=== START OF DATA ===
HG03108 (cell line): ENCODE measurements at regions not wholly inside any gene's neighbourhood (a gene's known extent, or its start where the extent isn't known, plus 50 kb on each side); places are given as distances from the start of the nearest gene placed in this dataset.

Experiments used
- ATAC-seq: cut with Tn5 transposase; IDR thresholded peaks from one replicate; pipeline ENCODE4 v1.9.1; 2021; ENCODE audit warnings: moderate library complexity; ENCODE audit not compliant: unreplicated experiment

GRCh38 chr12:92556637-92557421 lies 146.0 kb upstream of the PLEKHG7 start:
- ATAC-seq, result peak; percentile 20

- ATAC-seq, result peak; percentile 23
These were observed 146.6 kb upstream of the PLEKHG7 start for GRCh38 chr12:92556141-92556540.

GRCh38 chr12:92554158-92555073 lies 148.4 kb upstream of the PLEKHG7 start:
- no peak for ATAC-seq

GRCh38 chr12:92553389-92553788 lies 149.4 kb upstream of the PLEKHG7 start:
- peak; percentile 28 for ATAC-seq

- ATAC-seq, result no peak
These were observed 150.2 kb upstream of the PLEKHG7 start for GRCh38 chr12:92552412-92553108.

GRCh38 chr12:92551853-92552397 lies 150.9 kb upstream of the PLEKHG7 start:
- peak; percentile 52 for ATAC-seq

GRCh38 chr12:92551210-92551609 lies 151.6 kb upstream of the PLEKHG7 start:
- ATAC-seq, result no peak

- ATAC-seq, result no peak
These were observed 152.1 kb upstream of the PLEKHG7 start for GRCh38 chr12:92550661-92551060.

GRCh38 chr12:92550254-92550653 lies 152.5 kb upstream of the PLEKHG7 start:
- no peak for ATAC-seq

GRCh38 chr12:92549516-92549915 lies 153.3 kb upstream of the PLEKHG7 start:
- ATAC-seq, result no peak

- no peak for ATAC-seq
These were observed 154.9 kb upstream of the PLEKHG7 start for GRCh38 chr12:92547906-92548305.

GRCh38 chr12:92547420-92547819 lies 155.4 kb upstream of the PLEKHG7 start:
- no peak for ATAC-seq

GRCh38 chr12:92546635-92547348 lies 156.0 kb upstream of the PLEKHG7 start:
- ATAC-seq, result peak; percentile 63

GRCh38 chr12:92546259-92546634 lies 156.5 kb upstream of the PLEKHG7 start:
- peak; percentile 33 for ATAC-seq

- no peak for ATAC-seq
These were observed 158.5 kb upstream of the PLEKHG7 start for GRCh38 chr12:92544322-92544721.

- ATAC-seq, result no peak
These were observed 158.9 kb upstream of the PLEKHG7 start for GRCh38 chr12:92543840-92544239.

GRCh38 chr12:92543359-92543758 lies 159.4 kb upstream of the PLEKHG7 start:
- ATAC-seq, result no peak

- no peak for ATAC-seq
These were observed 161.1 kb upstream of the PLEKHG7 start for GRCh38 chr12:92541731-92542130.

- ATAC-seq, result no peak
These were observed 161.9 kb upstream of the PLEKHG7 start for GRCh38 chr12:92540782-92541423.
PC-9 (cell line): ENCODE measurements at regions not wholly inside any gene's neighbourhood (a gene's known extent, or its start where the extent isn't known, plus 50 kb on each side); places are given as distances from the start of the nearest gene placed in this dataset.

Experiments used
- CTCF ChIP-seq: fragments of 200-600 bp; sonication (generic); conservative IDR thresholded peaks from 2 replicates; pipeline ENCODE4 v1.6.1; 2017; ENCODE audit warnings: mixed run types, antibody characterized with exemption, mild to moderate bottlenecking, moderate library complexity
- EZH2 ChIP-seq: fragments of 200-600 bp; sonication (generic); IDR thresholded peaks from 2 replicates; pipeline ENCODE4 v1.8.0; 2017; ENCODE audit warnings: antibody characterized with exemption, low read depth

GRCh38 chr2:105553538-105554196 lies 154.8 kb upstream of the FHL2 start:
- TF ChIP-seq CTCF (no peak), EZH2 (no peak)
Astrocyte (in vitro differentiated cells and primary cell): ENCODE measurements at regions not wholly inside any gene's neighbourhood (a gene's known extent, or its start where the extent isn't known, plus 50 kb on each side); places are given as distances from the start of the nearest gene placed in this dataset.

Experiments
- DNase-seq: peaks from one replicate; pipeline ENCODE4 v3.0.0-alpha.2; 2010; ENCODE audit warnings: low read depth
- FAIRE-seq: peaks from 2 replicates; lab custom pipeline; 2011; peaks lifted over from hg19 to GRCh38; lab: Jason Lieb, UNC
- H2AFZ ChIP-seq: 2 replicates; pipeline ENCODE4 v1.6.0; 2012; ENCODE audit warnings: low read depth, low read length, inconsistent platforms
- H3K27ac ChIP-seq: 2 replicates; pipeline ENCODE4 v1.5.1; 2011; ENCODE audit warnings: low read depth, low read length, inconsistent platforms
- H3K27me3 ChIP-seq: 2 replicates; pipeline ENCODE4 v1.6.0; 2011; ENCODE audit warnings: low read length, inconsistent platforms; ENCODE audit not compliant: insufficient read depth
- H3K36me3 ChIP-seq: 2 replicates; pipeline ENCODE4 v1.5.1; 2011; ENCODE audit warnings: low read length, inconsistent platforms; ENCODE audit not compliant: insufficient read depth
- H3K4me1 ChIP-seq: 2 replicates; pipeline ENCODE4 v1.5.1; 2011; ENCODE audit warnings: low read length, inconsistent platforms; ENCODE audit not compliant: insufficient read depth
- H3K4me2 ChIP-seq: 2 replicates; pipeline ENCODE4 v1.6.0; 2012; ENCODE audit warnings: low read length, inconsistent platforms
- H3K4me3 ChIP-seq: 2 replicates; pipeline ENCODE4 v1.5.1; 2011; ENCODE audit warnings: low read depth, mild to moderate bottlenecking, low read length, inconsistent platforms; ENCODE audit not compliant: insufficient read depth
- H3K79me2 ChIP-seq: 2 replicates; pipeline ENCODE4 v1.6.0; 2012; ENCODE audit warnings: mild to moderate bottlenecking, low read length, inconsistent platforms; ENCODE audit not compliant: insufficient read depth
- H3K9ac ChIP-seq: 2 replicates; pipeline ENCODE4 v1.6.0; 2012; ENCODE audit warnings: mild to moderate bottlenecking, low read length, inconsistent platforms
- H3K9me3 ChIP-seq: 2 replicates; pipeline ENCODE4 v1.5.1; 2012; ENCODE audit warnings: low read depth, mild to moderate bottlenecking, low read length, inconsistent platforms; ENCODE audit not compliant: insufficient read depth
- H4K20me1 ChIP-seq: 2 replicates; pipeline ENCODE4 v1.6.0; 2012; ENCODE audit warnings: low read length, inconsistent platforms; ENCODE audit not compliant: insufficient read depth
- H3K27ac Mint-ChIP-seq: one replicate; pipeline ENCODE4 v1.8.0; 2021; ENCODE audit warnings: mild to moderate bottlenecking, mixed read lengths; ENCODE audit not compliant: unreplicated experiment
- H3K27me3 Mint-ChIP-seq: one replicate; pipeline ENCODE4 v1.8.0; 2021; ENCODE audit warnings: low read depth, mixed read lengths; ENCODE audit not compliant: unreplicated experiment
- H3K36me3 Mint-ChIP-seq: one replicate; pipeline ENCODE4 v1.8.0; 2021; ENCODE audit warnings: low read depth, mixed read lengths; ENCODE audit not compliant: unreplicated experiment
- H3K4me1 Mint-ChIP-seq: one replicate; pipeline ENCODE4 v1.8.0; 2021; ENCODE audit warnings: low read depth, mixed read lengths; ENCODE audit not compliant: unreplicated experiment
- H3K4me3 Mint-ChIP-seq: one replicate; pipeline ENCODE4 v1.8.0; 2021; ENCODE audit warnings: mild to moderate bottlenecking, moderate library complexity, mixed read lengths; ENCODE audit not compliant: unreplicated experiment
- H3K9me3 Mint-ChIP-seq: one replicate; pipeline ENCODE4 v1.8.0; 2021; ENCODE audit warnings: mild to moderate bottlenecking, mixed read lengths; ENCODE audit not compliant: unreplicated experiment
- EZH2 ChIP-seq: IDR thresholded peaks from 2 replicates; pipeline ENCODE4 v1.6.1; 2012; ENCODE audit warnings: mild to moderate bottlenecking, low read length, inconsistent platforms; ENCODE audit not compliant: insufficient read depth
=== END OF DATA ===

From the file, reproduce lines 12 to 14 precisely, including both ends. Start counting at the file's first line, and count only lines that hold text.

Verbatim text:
- ATAC-seq, result no peak
These were observed 150.2 kb upstream of the PLEKHG7 start for GRCh38 chr12:92552412-92553108.

GRCh38 chr12:92551853-92552397 lies 150.9 kb upstream of the PLEKHG7 start: